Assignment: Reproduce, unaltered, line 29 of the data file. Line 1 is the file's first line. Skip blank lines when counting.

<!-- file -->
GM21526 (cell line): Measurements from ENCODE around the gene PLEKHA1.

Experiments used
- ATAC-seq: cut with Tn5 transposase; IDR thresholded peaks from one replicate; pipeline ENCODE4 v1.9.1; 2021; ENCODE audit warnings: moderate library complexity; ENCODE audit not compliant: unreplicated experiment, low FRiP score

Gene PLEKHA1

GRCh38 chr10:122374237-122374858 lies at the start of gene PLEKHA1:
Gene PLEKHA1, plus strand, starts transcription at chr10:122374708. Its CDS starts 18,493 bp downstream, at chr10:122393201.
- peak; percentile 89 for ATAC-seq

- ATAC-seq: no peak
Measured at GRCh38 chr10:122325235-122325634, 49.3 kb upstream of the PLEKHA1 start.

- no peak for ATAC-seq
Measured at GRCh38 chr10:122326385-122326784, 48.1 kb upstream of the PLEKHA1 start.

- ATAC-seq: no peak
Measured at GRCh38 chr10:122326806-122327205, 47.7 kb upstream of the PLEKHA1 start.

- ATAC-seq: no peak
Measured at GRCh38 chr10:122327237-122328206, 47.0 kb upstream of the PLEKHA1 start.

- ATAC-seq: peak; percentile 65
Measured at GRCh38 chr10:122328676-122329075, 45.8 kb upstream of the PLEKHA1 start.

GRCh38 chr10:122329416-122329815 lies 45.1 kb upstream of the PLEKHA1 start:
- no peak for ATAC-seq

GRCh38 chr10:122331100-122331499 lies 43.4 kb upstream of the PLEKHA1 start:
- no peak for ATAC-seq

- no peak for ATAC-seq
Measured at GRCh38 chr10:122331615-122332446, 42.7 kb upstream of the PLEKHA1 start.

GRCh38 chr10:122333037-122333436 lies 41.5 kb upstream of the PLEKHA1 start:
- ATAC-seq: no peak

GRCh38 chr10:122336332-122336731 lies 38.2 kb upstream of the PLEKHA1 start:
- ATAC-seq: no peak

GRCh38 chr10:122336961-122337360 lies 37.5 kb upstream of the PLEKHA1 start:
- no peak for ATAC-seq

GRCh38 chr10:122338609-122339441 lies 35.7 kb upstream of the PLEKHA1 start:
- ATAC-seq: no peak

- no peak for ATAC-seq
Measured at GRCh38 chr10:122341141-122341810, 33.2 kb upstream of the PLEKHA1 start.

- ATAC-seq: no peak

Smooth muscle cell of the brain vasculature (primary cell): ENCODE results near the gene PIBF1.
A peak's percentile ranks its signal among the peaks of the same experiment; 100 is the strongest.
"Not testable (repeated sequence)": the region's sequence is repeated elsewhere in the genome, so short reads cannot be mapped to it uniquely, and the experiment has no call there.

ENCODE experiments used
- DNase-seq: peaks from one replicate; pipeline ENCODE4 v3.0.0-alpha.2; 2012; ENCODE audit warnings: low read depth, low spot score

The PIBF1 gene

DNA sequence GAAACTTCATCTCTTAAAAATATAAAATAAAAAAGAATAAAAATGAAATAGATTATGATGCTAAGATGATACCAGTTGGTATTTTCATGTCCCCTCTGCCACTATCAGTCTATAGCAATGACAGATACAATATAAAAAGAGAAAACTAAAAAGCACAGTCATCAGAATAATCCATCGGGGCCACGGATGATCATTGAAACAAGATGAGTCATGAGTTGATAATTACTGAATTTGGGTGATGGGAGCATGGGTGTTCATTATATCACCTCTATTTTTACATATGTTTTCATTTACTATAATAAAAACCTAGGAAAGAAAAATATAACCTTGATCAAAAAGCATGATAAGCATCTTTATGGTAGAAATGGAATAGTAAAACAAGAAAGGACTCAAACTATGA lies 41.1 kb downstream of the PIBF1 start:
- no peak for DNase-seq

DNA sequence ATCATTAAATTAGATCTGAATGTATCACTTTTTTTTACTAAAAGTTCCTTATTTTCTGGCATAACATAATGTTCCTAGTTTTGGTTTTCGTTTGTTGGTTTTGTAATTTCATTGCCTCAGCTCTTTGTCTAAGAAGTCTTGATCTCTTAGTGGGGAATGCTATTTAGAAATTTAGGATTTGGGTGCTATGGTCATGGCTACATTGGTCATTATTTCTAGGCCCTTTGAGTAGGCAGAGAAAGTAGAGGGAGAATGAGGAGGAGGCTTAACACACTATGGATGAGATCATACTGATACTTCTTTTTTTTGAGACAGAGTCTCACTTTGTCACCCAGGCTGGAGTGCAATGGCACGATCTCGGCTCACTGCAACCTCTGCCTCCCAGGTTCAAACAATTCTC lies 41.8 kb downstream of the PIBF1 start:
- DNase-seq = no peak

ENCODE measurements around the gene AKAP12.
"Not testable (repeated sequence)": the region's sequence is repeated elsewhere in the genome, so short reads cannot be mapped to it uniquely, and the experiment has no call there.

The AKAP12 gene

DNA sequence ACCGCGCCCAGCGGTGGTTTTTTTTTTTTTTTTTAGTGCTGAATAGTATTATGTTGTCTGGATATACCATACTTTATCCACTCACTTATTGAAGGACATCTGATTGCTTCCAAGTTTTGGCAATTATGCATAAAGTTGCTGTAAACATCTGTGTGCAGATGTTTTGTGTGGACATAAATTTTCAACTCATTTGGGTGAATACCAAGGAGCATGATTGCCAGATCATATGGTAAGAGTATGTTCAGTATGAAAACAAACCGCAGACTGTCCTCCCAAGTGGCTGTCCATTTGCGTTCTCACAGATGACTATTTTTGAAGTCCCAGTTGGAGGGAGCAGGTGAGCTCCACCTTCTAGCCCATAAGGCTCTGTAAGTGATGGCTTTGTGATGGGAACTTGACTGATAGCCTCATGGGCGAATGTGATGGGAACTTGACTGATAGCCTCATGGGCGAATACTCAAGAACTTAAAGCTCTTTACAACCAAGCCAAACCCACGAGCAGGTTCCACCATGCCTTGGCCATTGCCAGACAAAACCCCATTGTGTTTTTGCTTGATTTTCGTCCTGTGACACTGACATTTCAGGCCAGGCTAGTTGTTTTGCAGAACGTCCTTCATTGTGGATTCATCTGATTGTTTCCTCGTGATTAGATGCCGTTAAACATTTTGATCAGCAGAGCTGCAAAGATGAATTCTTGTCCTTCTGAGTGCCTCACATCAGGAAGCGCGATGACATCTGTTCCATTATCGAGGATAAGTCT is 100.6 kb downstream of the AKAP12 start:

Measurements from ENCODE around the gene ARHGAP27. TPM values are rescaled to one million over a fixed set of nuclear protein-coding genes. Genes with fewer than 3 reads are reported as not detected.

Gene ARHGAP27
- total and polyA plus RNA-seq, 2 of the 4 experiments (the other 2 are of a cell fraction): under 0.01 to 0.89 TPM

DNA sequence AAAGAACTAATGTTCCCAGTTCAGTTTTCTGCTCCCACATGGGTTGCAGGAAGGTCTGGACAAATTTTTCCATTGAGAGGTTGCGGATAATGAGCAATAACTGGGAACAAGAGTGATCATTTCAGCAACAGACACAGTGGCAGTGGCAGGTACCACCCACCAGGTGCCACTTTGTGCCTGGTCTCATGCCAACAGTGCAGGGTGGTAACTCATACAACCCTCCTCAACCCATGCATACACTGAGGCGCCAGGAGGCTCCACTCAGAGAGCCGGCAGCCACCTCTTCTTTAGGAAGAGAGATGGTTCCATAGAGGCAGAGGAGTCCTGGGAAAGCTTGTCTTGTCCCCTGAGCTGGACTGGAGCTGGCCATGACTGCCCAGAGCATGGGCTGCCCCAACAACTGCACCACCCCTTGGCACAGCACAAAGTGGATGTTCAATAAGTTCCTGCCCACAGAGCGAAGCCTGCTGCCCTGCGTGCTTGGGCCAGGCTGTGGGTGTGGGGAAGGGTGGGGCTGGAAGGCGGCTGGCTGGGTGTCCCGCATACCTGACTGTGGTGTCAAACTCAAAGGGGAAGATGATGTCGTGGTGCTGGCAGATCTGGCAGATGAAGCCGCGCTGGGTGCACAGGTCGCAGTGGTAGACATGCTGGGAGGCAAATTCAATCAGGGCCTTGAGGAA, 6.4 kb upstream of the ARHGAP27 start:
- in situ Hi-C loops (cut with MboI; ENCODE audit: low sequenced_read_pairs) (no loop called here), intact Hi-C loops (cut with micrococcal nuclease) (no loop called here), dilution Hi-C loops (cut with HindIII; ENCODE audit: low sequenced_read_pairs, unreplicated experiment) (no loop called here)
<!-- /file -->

- no peak for ATAC-seq